One of the original openings to the movie (hopefully this will end up on the extra material so people can see it) started with Greg alone in his bedroom before he moved to Los Angeles with Tommy, acting out his favorite scenes from Point Break into a little camcorder. Just for the tone and pace of the movie, it was the right thing to do.


Mockumentary vs. True Story

The Disaster Artist: Editing A Film About Making a Film — Mockumentary

Having worked on projects like Popstar: Never Stop Never Stopping, Schroeder found that the footage and editing flow of this project couldn’t have been more different. Instead of endless talking heads or short bits, she had long, emotionally weighted scenes that had to hit very specific notes.

Everything is kind of its own problem in some way. The great and overwhelming thing about Popstar is that we changed so much of it in the edit. We could just have Andy do another talking head on a whim or do ADR and cut together concert footage and change the story, so it was much more malleable in that way. You could really change the narrative with that movie as much as we needed to. With this one, you couldn’t do it as much for a couple reasons. First, it is more narrative, and it’s a real story with humans who have lived it who are out there, even though they are not super famous — they are public figures, and Greg had written a book about it, so the story already existed. But, that being said, their story is so incredibly complicated that, to tell it, there were a lot of scenes that were cut simply for clarity. The real story is a little more fragmented in a way that we didn’t need.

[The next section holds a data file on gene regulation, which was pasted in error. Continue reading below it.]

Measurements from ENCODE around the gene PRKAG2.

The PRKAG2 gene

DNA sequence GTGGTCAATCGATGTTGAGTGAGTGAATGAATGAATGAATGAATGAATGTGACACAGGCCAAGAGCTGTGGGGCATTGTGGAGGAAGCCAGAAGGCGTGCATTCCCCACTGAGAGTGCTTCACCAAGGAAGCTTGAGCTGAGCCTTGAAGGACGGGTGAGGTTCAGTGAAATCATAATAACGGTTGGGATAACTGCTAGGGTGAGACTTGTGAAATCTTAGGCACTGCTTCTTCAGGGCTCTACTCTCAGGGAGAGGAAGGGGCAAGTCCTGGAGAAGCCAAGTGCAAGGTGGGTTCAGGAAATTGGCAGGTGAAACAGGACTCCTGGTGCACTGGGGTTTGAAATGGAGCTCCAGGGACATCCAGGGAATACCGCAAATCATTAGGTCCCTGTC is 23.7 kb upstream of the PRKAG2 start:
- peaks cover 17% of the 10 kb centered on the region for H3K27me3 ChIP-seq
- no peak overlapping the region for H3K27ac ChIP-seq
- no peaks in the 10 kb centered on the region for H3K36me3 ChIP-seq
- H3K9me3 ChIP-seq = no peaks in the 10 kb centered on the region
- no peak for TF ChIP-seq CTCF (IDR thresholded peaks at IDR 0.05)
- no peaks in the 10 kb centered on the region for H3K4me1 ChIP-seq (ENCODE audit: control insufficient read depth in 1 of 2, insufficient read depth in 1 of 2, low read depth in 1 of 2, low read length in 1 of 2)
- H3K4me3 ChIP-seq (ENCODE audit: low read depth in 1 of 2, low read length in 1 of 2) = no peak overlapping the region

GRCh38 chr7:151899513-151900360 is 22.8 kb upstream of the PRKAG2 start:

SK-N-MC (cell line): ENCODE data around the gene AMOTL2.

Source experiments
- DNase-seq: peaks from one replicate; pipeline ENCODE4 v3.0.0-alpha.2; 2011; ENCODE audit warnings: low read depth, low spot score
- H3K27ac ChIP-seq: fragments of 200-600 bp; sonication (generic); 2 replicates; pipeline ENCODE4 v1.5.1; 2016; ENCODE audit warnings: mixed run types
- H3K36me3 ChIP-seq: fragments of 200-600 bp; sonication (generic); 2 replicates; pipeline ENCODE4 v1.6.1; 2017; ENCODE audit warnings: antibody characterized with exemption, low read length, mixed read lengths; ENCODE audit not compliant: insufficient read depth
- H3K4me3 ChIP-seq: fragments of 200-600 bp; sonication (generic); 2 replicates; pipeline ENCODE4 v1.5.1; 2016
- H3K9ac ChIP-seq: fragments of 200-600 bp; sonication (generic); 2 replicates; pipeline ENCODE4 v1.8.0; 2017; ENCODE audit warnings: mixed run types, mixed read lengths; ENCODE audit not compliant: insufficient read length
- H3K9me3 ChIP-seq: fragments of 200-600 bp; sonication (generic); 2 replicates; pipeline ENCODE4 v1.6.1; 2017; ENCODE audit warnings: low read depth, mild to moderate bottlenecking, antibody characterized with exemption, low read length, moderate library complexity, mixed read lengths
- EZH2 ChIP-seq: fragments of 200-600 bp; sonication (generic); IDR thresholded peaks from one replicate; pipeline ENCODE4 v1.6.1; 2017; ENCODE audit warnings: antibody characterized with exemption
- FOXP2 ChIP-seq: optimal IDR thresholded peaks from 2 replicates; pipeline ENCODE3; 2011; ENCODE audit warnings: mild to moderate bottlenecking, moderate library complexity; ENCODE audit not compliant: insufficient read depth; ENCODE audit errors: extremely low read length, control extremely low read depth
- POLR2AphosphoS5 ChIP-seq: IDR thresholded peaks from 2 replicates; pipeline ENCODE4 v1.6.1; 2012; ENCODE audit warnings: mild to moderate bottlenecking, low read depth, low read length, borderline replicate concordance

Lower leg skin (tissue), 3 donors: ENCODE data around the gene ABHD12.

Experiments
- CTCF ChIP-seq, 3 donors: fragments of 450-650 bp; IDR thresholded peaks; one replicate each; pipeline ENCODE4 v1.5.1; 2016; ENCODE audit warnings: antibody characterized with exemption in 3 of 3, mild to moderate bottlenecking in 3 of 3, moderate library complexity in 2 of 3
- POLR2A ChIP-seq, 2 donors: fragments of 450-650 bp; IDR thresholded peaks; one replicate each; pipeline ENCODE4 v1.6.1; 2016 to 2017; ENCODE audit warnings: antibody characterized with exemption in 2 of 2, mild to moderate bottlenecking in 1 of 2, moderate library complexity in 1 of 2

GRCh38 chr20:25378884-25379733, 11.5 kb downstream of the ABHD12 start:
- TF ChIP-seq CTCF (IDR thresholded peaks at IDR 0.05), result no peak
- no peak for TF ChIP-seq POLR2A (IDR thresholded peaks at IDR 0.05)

On which film was harder to edit for which reasons, Schroeder had the following to say:

The pace was harder on Popstar, but the tone was harder on The Disaster Artist. The tone on this one was probably one of the things we had the most conversations about, and I feel it is one of the biggest strengths of the movie. It’s such a razor-sharp edge of making jokes, making fun, and relating to the characters.


Advice for New Editors

Just get in there and do the work, or if you love editing (or whatever bit of filmmaking it is that really interests you), keep doing it and keep doing it — over and over. If it interests you, then it is resonating with you, and you might not be amazing at it when you sit down to do it for the first time. It might not turn out how you wish it had. But all of this is craft, and you have to work on it and hone it, so just take those jobs, do the shorts. It’s a collaborative medium, and you have to work with other people. The more work you take on, and the more filmmakers you work with and build relationships with, the easier your path will become, and the whole career will become a little more fun because you develop these relationships, and you have an understanding with people.

There you have it: keep working and explore your passions.

This movie was edited on Avid Media Composer 8.1.


Looking for more filmmaking interviews? Check out our previous coverage.